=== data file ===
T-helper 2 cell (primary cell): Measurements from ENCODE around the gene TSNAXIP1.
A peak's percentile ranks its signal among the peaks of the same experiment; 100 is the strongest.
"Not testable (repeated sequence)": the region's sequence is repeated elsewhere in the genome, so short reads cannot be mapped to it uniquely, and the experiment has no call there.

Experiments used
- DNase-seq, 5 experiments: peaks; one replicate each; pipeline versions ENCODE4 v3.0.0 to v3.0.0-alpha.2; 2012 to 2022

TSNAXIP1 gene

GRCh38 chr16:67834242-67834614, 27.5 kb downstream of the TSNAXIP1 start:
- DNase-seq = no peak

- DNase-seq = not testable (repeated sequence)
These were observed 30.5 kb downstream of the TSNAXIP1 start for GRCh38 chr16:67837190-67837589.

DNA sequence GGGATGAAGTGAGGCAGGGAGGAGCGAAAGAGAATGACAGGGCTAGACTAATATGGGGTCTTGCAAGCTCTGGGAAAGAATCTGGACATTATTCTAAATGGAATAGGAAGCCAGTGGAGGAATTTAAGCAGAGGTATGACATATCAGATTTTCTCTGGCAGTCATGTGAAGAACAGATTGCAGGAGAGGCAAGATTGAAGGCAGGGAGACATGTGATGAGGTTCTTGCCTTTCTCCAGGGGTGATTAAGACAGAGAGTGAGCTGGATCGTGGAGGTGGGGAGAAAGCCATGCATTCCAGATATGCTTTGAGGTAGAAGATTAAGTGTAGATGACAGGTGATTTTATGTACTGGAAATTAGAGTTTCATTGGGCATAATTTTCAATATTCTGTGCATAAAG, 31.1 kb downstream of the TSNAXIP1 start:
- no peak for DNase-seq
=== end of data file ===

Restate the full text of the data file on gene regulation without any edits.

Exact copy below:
T-helper 2 cell (primary cell): Measurements from ENCODE around the gene TSNAXIP1.
A peak's percentile ranks its signal among the peaks of the same experiment; 100 is the strongest.
"Not testable (repeated sequence)": the region's sequence is repeated elsewhere in the genome, so short reads cannot be mapped to it uniquely, and the experiment has no call there.

Experiments used
- DNase-seq, 5 experiments: peaks; one replicate each; pipeline versions ENCODE4 v3.0.0 to v3.0.0-alpha.2; 2012 to 2022

TSNAXIP1 gene

GRCh38 chr16:67834242-67834614, 27.5 kb downstream of the TSNAXIP1 start:
- DNase-seq = no peak

- DNase-seq = not testable (repeated sequence)
These were observed 30.5 kb downstream of the TSNAXIP1 start for GRCh38 chr16:67837190-67837589.

DNA sequence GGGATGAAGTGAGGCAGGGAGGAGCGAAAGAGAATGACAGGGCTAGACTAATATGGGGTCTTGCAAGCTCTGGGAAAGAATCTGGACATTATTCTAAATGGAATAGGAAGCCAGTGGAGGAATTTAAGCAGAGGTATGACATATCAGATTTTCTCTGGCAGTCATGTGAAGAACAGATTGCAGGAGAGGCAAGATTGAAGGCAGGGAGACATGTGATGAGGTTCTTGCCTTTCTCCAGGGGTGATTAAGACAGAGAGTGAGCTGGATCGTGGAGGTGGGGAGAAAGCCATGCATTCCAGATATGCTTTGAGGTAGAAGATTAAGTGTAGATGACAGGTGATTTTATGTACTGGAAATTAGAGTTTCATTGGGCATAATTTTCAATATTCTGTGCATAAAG, 31.1 kb downstream of the TSNAXIP1 start:
- no peak for DNase-seq